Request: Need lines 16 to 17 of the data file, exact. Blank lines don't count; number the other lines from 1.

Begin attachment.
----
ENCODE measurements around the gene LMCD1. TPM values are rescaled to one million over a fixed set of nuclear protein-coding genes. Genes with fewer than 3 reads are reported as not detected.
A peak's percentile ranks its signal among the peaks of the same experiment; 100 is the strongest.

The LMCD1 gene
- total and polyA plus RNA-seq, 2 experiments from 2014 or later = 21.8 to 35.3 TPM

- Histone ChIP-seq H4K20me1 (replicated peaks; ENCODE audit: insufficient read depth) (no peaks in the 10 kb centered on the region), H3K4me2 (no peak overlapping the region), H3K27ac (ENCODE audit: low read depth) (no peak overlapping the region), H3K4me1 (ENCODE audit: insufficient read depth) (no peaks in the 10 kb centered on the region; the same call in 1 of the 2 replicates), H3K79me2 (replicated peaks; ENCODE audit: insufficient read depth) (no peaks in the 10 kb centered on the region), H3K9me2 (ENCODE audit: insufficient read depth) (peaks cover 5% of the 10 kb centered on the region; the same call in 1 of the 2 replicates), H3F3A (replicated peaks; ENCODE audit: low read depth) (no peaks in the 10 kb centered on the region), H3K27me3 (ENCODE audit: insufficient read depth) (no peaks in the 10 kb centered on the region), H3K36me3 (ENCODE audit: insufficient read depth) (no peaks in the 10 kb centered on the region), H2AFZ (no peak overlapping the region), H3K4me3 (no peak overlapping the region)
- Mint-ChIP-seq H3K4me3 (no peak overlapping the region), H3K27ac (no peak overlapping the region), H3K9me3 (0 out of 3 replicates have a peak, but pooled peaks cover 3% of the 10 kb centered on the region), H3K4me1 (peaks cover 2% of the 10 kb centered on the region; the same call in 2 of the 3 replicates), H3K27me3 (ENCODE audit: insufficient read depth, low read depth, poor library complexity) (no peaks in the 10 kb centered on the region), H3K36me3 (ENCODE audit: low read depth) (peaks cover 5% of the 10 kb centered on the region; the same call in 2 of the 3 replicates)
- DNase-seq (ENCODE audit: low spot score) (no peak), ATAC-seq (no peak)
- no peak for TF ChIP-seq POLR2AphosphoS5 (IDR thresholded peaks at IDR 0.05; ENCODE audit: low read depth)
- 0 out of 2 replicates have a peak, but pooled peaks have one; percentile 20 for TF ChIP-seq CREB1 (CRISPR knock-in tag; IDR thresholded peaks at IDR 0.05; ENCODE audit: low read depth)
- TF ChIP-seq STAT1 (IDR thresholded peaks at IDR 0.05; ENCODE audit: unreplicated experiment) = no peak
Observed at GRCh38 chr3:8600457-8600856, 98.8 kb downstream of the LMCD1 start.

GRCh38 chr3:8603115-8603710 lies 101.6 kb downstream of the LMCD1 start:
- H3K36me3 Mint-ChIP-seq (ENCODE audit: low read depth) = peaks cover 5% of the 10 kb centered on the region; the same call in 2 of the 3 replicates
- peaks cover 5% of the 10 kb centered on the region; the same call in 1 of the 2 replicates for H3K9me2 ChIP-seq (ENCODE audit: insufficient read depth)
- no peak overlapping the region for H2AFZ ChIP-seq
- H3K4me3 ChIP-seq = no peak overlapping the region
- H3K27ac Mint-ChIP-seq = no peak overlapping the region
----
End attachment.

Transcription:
- H3K4me3 ChIP-seq = no peak overlapping the region
- H3K27ac Mint-ChIP-seq = no peak overlapping the region